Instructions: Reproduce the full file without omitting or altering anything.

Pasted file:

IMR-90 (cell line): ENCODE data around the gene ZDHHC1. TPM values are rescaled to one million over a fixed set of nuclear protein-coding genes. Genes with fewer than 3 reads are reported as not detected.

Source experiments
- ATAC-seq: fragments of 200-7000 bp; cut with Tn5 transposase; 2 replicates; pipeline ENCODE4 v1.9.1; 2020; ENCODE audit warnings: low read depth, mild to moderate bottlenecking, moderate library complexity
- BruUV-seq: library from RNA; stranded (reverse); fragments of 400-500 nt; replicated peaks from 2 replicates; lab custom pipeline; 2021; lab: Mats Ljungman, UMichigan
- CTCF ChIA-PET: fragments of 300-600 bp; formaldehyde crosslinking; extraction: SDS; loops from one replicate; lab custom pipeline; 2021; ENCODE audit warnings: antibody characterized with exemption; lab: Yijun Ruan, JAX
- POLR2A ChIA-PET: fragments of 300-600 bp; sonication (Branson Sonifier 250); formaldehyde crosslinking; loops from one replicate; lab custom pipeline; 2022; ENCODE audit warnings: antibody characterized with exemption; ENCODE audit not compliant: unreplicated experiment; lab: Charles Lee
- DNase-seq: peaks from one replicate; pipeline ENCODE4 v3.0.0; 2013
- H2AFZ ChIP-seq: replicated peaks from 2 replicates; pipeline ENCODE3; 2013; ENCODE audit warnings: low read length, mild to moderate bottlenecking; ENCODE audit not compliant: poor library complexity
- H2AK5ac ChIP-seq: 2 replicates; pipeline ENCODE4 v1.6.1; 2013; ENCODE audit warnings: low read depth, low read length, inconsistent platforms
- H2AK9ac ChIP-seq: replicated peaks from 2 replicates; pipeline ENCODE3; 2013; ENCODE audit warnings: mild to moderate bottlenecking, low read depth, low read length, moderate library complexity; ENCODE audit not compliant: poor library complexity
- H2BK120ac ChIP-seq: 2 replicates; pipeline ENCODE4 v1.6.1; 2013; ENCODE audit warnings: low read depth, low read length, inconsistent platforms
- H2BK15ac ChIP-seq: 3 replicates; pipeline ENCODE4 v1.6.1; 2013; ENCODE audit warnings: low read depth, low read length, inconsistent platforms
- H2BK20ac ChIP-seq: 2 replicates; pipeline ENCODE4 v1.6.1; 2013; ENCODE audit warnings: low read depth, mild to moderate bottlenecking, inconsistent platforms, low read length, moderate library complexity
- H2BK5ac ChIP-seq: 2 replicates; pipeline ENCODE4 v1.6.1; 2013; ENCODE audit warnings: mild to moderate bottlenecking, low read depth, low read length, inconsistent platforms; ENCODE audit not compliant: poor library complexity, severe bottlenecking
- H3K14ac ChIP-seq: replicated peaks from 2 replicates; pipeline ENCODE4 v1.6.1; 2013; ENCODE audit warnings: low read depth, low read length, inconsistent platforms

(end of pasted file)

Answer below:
IMR-90 (cell line): ENCODE data around the gene ZDHHC1. TPM values are rescaled to one million over a fixed set of nuclear protein-coding genes. Genes with fewer than 3 reads are reported as not detected.

Source experiments
- ATAC-seq: fragments of 200-7000 bp; cut with Tn5 transposase; 2 replicates; pipeline ENCODE4 v1.9.1; 2020; ENCODE audit warnings: low read depth, mild to moderate bottlenecking, moderate library complexity
- BruUV-seq: library from RNA; stranded (reverse); fragments of 400-500 nt; replicated peaks from 2 replicates; lab custom pipeline; 2021; lab: Mats Ljungman, UMichigan
- CTCF ChIA-PET: fragments of 300-600 bp; formaldehyde crosslinking; extraction: SDS; loops from one replicate; lab custom pipeline; 2021; ENCODE audit warnings: antibody characterized with exemption; lab: Yijun Ruan, JAX
- POLR2A ChIA-PET: fragments of 300-600 bp; sonication (Branson Sonifier 250); formaldehyde crosslinking; loops from one replicate; lab custom pipeline; 2022; ENCODE audit warnings: antibody characterized with exemption; ENCODE audit not compliant: unreplicated experiment; lab: Charles Lee
- DNase-seq: peaks from one replicate; pipeline ENCODE4 v3.0.0; 2013
- H2AFZ ChIP-seq: replicated peaks from 2 replicates; pipeline ENCODE3; 2013; ENCODE audit warnings: low read length, mild to moderate bottlenecking; ENCODE audit not compliant: poor library complexity
- H2AK5ac ChIP-seq: 2 replicates; pipeline ENCODE4 v1.6.1; 2013; ENCODE audit warnings: low read depth, low read length, inconsistent platforms
- H2AK9ac ChIP-seq: replicated peaks from 2 replicates; pipeline ENCODE3; 2013; ENCODE audit warnings: mild to moderate bottlenecking, low read depth, low read length, moderate library complexity; ENCODE audit not compliant: poor library complexity
- H2BK120ac ChIP-seq: 2 replicates; pipeline ENCODE4 v1.6.1; 2013; ENCODE audit warnings: low read depth, low read length, inconsistent platforms
- H2BK15ac ChIP-seq: 3 replicates; pipeline ENCODE4 v1.6.1; 2013; ENCODE audit warnings: low read depth, low read length, inconsistent platforms
- H2BK20ac ChIP-seq: 2 replicates; pipeline ENCODE4 v1.6.1; 2013; ENCODE audit warnings: low read depth, mild to moderate bottlenecking, inconsistent platforms, low read length, moderate library complexity
- H2BK5ac ChIP-seq: 2 replicates; pipeline ENCODE4 v1.6.1; 2013; ENCODE audit warnings: mild to moderate bottlenecking, low read depth, low read length, inconsistent platforms; ENCODE audit not compliant: poor library complexity, severe bottlenecking
- H3K14ac ChIP-seq: replicated peaks from 2 replicates; pipeline ENCODE4 v1.6.1; 2013; ENCODE audit warnings: low read depth, low read length, inconsistent platforms